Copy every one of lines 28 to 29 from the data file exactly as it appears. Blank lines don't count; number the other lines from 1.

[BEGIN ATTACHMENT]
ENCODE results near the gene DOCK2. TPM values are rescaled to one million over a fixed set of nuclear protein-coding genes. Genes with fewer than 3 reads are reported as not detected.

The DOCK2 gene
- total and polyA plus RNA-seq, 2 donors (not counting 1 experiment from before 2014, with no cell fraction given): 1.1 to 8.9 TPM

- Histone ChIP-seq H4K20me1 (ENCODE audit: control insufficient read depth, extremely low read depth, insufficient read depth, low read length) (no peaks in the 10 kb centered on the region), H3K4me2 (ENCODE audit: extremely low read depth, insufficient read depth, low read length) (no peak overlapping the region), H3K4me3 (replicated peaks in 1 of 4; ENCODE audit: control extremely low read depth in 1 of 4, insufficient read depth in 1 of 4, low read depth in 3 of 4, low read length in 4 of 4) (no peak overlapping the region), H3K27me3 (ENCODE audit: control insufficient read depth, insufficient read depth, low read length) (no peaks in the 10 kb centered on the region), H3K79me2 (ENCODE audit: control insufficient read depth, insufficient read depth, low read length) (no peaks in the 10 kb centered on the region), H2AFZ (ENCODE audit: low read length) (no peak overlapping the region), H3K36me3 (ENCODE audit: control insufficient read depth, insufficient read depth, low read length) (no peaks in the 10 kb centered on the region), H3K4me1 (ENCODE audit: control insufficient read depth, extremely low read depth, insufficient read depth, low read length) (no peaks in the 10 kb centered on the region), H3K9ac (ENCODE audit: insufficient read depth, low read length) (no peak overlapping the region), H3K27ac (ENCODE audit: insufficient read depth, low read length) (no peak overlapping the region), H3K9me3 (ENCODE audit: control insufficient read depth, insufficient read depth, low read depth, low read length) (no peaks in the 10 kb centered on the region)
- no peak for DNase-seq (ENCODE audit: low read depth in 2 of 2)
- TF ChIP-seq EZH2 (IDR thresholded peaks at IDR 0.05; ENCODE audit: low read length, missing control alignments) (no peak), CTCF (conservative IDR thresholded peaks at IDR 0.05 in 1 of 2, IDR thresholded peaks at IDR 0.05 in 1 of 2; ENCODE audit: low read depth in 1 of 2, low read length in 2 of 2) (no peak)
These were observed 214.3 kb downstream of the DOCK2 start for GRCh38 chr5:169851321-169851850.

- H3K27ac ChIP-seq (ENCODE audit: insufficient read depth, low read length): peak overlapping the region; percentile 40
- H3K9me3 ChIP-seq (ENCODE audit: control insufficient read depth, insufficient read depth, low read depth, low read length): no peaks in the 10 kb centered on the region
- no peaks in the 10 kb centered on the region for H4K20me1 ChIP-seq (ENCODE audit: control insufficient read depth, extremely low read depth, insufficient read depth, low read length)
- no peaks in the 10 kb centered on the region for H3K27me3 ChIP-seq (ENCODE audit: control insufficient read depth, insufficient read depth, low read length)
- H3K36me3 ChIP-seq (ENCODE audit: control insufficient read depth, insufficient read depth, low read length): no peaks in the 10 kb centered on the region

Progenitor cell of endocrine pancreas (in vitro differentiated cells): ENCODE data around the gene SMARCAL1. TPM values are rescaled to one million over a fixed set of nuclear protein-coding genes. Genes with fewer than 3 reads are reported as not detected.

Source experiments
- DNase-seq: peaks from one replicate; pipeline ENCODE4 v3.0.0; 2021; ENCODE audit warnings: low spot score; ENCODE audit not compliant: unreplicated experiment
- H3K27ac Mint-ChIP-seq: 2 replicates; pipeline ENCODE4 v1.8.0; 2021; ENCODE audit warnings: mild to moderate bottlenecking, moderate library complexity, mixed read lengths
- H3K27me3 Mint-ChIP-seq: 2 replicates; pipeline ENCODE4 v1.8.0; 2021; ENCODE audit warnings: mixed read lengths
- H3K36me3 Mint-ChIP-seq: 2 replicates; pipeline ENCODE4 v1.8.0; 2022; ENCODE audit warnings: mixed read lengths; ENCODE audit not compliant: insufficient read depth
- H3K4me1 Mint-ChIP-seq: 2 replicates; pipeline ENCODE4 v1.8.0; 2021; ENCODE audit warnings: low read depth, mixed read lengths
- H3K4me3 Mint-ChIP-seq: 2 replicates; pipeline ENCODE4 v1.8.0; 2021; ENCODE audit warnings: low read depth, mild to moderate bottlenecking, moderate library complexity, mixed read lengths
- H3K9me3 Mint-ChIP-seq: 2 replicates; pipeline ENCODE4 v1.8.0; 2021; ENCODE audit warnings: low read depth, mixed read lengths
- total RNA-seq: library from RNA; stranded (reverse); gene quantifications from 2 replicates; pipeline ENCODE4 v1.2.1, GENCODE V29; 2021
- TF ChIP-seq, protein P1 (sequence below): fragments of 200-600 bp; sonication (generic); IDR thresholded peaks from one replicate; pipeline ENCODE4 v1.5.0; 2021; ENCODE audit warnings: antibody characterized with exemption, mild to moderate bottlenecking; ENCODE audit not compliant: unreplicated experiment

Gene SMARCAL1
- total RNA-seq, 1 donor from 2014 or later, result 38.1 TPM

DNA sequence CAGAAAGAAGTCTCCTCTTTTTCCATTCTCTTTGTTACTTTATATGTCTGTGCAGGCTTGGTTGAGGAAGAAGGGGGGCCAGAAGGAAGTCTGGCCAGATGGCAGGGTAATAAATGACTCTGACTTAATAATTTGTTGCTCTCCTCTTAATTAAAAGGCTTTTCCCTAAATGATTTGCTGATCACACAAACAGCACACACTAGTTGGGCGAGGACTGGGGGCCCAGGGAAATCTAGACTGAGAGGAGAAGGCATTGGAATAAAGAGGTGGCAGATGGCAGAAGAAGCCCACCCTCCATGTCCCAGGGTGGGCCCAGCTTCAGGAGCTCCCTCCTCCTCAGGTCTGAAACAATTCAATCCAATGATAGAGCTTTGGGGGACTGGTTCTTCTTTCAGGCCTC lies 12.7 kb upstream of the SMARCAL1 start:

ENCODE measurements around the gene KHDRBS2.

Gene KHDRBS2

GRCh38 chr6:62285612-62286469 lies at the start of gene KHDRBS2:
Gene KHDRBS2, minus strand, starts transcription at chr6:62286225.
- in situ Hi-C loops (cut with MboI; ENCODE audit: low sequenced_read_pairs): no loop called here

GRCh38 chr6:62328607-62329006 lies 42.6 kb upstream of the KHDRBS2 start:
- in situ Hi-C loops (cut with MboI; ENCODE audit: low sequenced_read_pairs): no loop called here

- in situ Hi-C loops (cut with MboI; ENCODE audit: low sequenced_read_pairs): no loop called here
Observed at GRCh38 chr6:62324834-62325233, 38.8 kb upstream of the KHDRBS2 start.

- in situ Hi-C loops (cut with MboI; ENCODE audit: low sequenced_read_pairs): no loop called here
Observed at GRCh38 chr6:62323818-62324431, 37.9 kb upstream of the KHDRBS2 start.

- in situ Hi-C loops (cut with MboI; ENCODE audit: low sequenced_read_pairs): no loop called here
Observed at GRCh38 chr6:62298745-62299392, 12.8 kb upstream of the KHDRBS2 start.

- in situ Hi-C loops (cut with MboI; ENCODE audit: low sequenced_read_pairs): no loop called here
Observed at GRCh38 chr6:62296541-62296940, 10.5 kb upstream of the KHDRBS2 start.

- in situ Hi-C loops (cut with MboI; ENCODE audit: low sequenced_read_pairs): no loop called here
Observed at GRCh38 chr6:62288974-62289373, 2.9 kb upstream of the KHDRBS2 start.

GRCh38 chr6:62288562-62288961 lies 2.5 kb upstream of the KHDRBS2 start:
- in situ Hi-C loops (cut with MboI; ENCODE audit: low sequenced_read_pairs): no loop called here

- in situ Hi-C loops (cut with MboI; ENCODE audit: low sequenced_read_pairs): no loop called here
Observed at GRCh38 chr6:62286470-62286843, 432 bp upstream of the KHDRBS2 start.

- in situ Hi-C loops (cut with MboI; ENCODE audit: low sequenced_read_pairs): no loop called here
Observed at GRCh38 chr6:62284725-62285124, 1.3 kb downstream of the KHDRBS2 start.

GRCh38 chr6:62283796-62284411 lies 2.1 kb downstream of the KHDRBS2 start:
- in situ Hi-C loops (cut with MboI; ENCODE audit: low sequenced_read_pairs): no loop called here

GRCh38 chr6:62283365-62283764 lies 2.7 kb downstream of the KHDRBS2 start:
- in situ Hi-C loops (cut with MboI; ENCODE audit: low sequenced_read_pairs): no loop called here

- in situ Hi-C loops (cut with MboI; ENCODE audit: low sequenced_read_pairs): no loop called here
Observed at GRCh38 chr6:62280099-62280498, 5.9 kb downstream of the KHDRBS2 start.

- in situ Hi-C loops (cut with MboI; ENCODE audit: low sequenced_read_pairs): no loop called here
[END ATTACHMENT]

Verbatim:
Gene KHDRBS2

GRCh38 chr6:62285612-62286469 lies at the start of gene KHDRBS2: